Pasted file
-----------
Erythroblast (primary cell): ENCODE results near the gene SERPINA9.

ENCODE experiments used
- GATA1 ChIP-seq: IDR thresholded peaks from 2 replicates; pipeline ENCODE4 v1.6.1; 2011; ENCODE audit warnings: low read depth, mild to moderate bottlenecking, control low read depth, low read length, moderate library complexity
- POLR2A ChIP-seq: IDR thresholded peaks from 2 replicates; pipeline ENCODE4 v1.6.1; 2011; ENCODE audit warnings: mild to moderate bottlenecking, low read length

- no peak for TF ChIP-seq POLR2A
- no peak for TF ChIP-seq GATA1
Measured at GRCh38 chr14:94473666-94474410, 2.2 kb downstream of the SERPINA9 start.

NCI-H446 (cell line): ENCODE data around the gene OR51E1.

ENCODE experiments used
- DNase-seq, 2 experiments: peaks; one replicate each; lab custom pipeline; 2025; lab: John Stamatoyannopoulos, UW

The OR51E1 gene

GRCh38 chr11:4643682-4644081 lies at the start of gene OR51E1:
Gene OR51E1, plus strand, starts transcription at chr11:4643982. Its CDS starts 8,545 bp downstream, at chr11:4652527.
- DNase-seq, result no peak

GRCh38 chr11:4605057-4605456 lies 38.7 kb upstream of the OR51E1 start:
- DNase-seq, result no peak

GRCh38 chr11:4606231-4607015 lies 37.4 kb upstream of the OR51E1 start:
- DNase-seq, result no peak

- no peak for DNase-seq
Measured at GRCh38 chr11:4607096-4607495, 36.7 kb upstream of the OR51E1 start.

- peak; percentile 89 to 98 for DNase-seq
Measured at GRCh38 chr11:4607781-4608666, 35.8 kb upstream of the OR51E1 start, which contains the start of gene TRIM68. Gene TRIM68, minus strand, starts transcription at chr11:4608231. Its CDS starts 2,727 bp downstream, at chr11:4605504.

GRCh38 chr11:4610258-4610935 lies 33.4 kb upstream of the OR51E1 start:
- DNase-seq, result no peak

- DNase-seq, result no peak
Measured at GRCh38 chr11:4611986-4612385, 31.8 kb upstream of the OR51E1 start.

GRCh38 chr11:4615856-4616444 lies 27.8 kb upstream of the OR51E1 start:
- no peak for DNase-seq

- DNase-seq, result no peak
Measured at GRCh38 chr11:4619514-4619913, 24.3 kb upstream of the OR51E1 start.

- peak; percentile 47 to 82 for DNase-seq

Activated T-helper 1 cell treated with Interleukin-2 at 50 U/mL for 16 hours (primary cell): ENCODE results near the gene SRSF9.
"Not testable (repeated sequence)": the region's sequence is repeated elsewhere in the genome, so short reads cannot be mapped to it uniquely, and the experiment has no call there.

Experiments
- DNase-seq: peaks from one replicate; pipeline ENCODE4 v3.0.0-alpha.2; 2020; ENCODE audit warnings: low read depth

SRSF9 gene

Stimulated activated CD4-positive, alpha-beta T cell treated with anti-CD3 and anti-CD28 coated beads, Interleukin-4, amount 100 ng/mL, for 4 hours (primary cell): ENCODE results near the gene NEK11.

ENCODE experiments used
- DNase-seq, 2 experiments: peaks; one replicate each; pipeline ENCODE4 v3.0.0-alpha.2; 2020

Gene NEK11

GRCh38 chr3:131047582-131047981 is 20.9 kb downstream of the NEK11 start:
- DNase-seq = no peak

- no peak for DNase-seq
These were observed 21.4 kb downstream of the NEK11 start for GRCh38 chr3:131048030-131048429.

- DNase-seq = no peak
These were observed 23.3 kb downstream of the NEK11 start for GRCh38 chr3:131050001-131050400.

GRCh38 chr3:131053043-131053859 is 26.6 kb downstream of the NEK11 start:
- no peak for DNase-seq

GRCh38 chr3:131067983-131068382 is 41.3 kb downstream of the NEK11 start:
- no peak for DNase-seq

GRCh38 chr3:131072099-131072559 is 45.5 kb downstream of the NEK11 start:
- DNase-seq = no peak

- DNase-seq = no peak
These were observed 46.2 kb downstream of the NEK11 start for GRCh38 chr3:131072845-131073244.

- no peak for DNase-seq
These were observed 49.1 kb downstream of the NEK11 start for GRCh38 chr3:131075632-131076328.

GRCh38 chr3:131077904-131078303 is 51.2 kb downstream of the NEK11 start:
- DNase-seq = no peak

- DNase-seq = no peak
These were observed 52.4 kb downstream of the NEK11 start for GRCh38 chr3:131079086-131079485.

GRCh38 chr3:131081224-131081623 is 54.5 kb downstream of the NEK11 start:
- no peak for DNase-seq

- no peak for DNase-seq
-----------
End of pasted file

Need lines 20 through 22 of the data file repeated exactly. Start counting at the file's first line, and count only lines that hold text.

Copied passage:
Measured at GRCh38 chr11:4607096-4607495, 36.7 kb upstream of the OR51E1 start.

- peak; percentile 89 to 98 for DNase-seq
Measured at GRCh38 chr11:4607781-4608666, 35.8 kb upstream of the OR51E1 start, which contains the start of gene TRIM68. Gene TRIM68, minus strand, starts transcription at chr11:4608231. Its CDS starts 2,727 bp downstream, at chr11:4605504.